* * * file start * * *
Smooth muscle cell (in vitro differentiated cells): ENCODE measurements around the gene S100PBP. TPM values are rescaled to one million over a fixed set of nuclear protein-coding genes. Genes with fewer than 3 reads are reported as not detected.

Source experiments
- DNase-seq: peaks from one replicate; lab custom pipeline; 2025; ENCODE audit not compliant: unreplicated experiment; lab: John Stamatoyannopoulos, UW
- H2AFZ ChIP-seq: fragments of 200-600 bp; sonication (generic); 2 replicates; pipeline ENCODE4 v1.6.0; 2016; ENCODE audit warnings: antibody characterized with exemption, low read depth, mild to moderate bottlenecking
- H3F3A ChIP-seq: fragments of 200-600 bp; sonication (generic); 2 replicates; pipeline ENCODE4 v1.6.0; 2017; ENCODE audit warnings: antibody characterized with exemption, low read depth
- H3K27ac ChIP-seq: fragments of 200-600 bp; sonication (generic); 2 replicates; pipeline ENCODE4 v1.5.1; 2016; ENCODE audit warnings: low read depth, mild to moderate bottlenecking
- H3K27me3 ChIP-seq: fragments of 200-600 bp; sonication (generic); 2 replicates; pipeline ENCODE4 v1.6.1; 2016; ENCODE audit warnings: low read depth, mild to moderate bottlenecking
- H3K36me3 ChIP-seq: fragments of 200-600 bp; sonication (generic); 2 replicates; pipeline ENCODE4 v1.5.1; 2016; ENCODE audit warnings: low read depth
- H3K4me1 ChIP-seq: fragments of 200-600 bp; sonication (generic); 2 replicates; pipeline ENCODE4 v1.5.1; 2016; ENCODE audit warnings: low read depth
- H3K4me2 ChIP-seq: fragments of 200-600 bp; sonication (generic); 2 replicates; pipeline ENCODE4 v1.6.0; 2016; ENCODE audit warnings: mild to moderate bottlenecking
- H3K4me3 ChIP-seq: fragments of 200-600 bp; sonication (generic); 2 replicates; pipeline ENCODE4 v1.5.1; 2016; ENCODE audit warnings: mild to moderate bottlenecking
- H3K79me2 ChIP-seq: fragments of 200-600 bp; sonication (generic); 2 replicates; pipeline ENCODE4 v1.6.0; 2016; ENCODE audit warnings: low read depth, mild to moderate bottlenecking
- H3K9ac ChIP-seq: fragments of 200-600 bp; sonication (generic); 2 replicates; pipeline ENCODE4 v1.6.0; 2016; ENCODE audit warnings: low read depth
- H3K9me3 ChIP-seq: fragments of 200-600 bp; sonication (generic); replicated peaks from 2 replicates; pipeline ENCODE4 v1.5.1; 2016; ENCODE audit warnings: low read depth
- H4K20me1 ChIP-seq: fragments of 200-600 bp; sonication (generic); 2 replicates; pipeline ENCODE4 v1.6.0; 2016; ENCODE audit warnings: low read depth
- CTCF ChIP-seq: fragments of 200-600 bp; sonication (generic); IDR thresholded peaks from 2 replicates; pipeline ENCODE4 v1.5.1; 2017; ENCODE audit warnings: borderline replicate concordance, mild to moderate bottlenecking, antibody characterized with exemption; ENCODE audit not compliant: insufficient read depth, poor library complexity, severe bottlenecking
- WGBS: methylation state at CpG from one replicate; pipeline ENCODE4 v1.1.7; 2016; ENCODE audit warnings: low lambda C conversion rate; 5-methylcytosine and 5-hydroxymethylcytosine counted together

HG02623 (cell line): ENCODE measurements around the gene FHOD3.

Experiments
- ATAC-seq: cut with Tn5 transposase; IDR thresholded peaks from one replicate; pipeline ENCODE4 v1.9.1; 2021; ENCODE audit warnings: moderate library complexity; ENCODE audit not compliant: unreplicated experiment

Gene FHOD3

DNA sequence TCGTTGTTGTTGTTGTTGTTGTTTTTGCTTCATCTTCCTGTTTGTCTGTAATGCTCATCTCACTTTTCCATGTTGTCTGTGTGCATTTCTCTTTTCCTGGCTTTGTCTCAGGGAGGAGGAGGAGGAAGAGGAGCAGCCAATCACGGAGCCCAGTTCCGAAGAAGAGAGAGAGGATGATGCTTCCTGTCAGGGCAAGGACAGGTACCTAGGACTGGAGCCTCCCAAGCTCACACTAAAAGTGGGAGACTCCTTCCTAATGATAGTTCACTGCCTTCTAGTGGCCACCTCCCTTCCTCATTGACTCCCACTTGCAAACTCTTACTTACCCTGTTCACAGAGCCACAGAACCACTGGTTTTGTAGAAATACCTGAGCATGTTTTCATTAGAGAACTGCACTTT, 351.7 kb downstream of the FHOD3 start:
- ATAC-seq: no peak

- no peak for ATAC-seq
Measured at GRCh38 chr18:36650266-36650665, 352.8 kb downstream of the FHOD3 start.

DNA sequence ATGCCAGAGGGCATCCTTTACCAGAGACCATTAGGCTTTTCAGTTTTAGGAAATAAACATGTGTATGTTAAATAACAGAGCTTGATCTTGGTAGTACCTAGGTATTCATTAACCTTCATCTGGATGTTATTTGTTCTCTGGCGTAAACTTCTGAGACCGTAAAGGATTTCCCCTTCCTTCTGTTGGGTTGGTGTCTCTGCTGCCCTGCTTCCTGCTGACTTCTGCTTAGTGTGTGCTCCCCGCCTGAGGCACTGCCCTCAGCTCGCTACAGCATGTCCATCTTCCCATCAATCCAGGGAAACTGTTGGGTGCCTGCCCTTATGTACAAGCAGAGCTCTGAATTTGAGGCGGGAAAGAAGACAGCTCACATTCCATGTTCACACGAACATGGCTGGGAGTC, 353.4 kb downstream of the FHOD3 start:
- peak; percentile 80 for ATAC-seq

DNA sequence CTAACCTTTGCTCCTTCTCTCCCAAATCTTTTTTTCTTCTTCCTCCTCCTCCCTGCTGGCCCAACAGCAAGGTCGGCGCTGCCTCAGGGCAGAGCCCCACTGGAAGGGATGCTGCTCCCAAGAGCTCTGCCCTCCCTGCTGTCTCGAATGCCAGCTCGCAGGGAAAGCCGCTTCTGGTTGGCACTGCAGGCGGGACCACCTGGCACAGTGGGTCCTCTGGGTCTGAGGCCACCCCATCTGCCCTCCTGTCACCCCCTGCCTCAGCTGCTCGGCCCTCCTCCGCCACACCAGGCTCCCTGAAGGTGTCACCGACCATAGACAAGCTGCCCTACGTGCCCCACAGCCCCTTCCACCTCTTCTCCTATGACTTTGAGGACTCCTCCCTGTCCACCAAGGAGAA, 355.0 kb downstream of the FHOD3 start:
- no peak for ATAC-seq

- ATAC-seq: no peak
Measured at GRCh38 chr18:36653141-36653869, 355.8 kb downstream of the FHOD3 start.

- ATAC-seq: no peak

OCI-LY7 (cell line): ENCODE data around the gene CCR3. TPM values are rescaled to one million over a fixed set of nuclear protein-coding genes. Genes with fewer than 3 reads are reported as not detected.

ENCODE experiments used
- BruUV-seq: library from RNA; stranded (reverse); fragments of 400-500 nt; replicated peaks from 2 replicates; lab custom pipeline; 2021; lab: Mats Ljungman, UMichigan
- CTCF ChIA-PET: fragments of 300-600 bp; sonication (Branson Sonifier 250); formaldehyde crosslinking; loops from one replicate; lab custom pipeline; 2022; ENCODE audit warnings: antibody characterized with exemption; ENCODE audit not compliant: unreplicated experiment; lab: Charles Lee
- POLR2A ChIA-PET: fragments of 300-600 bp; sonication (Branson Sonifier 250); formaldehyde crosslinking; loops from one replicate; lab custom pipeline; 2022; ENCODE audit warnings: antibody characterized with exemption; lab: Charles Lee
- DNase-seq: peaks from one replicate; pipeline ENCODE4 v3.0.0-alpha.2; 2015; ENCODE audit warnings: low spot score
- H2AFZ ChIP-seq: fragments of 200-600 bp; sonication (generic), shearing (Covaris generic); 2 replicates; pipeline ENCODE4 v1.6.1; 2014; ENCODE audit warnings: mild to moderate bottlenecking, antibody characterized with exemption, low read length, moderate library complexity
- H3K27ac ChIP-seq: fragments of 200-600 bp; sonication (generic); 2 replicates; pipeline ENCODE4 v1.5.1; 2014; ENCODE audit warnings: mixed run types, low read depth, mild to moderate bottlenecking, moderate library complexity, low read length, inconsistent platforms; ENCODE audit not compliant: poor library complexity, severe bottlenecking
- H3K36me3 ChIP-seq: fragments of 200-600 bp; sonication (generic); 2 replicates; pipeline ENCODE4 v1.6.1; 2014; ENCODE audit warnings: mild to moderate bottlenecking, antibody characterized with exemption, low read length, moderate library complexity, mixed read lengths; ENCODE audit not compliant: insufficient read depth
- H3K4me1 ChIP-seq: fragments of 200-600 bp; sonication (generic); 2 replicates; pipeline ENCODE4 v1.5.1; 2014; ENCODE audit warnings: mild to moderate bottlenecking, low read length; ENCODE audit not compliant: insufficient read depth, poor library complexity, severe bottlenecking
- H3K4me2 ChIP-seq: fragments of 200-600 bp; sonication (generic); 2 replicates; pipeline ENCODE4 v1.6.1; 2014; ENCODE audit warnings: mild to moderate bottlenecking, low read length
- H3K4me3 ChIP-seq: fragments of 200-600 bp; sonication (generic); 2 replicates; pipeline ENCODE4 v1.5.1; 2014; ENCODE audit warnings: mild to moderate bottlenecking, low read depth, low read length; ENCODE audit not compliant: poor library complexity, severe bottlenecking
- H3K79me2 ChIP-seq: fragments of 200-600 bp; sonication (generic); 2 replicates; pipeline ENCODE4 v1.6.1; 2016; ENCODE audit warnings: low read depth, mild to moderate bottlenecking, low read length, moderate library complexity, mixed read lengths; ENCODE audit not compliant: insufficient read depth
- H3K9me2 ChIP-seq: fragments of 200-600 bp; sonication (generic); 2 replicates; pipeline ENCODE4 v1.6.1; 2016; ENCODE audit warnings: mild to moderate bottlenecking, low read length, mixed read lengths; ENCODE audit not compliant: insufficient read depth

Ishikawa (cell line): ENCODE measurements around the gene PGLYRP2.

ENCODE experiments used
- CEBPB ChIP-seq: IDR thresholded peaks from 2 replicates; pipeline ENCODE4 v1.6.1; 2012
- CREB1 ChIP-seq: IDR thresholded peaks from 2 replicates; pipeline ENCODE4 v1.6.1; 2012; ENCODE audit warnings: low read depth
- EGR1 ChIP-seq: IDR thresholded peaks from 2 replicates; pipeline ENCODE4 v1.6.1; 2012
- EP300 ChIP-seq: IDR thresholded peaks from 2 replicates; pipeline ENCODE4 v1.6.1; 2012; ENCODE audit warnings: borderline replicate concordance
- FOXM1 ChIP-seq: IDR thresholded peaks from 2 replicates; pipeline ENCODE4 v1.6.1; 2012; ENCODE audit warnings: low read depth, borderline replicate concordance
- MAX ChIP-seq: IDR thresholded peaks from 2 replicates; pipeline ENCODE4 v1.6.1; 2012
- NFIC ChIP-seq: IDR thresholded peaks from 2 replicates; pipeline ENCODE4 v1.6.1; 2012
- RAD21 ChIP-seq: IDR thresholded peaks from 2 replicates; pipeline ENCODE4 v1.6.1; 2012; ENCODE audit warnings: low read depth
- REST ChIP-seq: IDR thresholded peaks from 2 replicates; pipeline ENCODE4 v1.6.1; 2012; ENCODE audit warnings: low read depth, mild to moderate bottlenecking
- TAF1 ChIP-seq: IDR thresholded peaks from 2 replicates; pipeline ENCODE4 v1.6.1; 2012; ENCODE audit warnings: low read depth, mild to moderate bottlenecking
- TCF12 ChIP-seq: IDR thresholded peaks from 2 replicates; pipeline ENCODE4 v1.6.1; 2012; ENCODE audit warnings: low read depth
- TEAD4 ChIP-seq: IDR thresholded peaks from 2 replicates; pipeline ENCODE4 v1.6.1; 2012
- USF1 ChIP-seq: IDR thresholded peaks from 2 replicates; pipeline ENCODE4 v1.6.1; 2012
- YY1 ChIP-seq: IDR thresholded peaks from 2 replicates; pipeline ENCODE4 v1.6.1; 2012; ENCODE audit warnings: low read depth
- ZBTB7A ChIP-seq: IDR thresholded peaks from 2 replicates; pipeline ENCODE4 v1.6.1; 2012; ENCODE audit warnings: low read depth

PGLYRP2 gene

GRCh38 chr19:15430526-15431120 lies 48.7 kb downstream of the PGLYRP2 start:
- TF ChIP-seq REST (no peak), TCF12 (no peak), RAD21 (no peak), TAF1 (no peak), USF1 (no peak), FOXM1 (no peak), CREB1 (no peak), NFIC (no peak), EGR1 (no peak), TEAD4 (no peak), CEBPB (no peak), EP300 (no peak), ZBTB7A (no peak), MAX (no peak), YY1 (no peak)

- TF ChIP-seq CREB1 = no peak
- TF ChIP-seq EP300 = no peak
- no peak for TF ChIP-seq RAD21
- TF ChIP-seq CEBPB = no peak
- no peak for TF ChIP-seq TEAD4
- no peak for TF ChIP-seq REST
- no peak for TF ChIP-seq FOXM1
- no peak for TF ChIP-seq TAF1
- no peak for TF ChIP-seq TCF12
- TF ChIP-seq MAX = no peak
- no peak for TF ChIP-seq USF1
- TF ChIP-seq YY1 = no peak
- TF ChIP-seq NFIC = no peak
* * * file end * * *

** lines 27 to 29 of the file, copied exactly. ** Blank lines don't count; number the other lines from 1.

- peak; percentile 80 for ATAC-seq

DNA sequence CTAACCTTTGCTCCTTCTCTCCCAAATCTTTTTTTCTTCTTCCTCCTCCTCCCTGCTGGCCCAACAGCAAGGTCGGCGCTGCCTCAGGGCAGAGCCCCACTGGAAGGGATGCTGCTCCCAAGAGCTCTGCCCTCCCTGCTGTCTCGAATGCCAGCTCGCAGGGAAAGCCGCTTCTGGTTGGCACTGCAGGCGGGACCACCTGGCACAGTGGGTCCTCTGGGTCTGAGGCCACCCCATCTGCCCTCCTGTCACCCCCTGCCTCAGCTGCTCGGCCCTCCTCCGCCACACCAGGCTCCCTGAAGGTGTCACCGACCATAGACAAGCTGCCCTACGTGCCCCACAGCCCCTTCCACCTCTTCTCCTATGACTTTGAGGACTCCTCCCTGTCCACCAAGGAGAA, 355.0 kb downstream of the FHOD3 start:
- no peak for ATAC-seq